Once you’ve established your brand voice, you can start experimenting with your creativity. Talk to your tribe, and to your clients. Listen hard, take notes, and collaborate with your team on moving the brand forward. After all, you might have the wheel in driving the business, but your best navigation system can be found in those who are personally invested in your brand.

2. Nurture your own voice

Following up on number one, stay focused on what matters most: your voice. Think about things like the future of the brand, the brand’s integrity, and what sets your brand apart from others in the space. These ideas will create opportunities for your brand to not only stand out, but yield authenticity.

3. Don’t compare your brand to others

This is a big one. If you can’t admire another brand without wanting to replicate it, do whatever you have to do to stop that process. Whether it’s unfollowing them on social media or staying away from their website. One of the most lethal habits of failed branding attempts is to want to be like someone else.

We’ll leave you with this quote from TED speaker, Faith Jegede:

“The chance for greatness, progress, and change dies the moment we try to be like someone else.”

Human To Human Recommendations Are King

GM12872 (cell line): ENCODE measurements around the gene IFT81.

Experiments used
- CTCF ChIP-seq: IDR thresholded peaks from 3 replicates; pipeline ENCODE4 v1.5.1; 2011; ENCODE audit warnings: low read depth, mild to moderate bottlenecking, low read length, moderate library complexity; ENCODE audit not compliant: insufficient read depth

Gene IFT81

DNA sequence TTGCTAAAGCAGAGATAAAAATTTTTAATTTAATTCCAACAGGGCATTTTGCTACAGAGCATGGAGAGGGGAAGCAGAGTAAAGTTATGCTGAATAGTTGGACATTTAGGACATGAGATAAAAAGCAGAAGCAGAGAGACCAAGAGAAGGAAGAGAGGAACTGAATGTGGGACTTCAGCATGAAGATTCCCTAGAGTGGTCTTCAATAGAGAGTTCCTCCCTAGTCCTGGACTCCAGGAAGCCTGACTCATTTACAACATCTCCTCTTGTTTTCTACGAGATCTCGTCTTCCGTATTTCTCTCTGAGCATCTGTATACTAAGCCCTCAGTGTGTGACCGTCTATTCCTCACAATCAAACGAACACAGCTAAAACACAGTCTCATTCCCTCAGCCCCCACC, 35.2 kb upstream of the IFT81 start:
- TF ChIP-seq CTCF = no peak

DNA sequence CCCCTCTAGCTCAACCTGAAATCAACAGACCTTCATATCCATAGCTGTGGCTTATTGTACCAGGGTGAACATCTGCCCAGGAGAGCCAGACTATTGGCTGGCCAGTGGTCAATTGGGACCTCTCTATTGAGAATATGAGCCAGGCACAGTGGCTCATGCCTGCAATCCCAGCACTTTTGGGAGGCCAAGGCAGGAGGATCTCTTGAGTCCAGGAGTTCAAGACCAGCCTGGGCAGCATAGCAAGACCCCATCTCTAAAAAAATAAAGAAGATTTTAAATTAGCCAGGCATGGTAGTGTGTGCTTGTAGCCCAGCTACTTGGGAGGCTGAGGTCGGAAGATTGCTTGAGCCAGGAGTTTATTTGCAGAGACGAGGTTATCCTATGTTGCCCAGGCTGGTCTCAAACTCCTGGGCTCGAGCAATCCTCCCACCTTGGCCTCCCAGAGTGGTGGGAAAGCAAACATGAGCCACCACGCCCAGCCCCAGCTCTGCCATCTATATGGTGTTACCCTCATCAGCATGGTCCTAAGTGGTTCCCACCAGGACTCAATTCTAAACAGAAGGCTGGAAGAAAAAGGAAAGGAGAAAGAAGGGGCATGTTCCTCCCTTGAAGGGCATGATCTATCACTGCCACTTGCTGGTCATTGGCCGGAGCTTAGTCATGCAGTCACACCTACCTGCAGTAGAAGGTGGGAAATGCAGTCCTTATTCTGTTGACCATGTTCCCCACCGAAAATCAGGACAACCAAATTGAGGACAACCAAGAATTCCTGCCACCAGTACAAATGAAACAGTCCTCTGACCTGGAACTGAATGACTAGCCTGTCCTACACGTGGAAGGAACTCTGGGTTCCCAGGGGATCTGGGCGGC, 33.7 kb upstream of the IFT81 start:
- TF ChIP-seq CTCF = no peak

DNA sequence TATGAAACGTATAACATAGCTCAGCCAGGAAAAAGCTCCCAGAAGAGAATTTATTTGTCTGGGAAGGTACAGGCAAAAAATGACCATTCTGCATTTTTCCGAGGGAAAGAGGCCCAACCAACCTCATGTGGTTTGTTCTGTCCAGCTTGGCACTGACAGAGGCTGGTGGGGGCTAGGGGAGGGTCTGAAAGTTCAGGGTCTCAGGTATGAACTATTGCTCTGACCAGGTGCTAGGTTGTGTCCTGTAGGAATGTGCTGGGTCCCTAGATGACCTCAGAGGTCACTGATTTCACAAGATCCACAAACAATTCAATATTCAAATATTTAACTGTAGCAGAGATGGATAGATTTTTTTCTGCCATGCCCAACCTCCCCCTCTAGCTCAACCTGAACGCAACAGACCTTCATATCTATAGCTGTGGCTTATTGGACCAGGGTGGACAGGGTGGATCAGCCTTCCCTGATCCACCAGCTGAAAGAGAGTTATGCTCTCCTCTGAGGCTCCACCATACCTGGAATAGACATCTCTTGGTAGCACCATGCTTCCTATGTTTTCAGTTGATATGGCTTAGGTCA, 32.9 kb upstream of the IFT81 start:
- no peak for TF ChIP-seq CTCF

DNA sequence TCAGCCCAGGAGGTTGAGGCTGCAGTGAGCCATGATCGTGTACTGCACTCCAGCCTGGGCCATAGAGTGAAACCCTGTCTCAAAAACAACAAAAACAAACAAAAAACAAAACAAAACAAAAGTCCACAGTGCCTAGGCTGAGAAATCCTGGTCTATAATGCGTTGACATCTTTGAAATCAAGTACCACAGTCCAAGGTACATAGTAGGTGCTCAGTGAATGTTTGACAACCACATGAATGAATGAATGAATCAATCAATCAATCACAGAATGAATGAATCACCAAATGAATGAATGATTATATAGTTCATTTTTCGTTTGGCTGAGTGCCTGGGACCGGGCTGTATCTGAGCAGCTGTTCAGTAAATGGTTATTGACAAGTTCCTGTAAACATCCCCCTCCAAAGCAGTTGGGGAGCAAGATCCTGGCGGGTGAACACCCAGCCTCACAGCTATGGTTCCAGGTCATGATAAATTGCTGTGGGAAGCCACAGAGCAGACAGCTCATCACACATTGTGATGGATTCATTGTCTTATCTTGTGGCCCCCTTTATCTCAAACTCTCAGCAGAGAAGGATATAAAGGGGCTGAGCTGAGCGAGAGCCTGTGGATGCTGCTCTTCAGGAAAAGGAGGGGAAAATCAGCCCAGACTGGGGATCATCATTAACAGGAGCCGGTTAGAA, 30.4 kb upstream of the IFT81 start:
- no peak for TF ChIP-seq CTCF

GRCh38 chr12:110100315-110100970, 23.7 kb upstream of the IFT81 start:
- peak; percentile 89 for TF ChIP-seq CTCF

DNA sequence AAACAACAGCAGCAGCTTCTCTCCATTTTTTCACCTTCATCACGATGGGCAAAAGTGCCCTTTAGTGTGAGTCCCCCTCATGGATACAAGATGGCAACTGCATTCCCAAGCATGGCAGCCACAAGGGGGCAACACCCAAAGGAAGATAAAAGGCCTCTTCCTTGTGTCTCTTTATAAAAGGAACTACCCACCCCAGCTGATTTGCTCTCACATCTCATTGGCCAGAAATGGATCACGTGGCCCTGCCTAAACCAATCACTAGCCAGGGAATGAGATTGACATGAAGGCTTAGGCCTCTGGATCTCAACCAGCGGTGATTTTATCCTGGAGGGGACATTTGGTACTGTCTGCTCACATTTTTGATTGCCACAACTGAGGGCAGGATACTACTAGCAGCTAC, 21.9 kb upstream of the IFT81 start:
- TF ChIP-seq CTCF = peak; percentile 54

During a recent consulting session, we were having a great conversation with an attorney about the powerful value of social media marketing. Being the type of client who didn’t need convincing on why social is imperative, we mainly analyzed consumer behavior as well as what the future might hold for social, and the digital world beyond.

As the conversation went on, we dove into the H2H Social theory that social media is the new search, when it comes to hyperlocal marketing. The attorney looked a little bit puzzled, so we followed up the claim with a real-life example.

We gave the attorney this scenario (feel free to ask yourself the same questions): let’s say you’re out of town on business. You’re in San Francisco, for the first time ever. You have a black-tie event to attend, and need the best in the biz to style your hair for the occasion. What to do?

Question 1

Option A): Google it.


Option B): Ask your Facebook community for a recommendation.


Question 2

To break this down further, we posed this question: does Google have the ability to experience businesses as a human, and/or a scale to rate customer service, from a direct experience? No. Do other humans you know personally (via Facebook or other social channel)? Yes.

Question 3

Who do I want to take advice from, for a place that offers great service and good results? A robot, or a human I know and trust?

Going back to the H2H Social belief that as much as AI will soon be capable of, it will never fully replace the human condition; emotions, preferences, and nature/nurture responses based on each individuals life experience.

To conclude this post, we wanted to share an excerpt from human economy expert, Bryan Kramer. In his book Shareology, Kramer explores where we came from as humans who share, and where we might be headed. With it, Kramer explains that social media is at the top of the list for communication tools, especially for brands.

Kramer writes: